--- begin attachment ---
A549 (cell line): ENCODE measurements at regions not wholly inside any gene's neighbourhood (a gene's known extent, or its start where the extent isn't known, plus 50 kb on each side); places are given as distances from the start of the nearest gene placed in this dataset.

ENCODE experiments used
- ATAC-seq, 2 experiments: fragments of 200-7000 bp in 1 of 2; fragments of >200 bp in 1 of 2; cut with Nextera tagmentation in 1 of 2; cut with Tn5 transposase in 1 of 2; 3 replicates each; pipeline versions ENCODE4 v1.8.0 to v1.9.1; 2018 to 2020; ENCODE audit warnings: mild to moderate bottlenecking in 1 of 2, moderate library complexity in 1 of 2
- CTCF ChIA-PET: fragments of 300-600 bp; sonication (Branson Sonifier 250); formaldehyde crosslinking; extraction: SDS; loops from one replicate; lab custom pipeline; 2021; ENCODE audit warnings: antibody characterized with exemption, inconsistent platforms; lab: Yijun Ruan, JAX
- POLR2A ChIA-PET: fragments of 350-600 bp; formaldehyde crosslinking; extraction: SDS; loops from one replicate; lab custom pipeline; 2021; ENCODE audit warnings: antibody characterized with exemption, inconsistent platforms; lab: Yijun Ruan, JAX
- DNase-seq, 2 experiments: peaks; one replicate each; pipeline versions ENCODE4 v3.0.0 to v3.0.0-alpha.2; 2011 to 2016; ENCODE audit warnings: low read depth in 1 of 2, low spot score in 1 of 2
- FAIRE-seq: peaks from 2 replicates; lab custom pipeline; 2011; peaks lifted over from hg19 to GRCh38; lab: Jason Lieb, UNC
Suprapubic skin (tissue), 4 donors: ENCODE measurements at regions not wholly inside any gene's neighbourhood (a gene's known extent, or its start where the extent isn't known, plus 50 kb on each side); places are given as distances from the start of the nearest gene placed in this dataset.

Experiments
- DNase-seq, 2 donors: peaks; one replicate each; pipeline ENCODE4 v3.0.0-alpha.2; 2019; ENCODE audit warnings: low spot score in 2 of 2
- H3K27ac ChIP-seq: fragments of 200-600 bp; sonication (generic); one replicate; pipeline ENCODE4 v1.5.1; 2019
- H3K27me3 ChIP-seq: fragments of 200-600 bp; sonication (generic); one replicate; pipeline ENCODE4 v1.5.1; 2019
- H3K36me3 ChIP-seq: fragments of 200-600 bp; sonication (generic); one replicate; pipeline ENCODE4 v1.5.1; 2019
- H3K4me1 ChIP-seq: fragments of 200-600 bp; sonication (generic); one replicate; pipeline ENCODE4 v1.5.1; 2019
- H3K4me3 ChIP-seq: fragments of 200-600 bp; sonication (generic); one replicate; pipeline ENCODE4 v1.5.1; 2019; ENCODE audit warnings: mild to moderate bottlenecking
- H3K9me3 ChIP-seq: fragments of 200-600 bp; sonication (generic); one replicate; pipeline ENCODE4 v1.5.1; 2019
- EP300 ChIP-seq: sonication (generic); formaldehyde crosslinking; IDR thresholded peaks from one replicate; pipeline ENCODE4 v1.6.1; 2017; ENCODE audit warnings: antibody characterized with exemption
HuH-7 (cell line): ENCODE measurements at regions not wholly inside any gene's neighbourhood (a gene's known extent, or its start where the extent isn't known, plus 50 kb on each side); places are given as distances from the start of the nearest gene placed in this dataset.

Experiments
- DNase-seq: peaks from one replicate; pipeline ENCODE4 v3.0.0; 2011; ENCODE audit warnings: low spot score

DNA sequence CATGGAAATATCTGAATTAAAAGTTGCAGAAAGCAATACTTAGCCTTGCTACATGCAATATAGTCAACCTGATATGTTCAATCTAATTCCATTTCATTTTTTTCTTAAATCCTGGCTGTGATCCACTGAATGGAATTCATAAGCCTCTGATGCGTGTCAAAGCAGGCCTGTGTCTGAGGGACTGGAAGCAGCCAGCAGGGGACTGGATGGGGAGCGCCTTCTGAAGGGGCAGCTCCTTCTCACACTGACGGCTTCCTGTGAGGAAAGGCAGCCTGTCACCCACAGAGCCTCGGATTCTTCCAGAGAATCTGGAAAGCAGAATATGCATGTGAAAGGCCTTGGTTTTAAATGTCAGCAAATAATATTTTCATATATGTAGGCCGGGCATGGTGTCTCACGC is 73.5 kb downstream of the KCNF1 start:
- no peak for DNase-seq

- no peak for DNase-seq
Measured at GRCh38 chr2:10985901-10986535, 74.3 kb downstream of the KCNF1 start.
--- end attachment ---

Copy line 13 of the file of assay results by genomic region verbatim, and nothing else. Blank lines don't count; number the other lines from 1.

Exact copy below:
- H3K36me3 ChIP-seq: fragments of 200-600 bp; sonication (generic); one replicate; pipeline ENCODE4 v1.5.1; 2019